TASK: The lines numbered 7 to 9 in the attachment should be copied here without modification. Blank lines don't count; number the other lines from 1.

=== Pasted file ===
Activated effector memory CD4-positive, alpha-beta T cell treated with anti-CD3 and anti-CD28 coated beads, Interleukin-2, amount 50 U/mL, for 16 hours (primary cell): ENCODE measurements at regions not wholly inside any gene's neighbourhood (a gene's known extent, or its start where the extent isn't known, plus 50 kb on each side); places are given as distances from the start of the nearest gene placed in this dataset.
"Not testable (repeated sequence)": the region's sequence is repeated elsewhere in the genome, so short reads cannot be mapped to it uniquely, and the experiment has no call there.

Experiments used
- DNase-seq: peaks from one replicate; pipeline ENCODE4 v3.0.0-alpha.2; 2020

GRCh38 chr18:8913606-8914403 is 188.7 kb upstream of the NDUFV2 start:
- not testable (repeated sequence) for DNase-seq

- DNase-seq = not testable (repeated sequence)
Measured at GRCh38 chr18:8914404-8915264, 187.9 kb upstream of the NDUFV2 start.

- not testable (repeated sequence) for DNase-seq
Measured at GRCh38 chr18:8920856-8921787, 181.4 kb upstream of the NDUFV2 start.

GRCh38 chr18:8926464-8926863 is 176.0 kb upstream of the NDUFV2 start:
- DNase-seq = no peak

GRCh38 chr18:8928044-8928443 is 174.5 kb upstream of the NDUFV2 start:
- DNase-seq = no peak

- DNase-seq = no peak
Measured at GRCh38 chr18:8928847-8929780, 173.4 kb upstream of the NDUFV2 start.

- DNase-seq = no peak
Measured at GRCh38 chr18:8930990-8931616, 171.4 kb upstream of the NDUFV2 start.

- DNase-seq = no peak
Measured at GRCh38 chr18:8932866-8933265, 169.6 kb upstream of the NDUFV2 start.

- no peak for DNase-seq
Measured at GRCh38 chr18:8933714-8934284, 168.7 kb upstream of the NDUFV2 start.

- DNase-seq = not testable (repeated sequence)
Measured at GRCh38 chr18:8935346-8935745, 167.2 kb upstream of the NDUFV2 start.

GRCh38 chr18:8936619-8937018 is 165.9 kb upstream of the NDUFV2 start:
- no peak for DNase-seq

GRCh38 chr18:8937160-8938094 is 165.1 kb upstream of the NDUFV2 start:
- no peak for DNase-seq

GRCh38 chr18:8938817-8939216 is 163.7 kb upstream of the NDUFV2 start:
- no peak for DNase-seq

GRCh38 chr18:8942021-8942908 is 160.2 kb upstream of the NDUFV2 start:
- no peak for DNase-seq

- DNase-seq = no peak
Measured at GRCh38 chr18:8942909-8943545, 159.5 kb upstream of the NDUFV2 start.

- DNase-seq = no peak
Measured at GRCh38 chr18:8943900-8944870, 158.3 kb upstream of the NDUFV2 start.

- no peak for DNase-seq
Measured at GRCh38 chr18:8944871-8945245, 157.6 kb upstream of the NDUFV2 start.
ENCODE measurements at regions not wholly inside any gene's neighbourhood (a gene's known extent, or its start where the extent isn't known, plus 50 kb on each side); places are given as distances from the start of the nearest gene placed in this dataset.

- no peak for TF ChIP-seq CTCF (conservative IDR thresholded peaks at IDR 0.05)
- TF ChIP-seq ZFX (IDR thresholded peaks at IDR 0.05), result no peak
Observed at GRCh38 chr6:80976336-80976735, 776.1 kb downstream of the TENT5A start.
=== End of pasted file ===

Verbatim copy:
- DNase-seq = not testable (repeated sequence)
Measured at GRCh38 chr18:8914404-8915264, 187.9 kb upstream of the NDUFV2 start.

- not testable (repeated sequence) for DNase-seq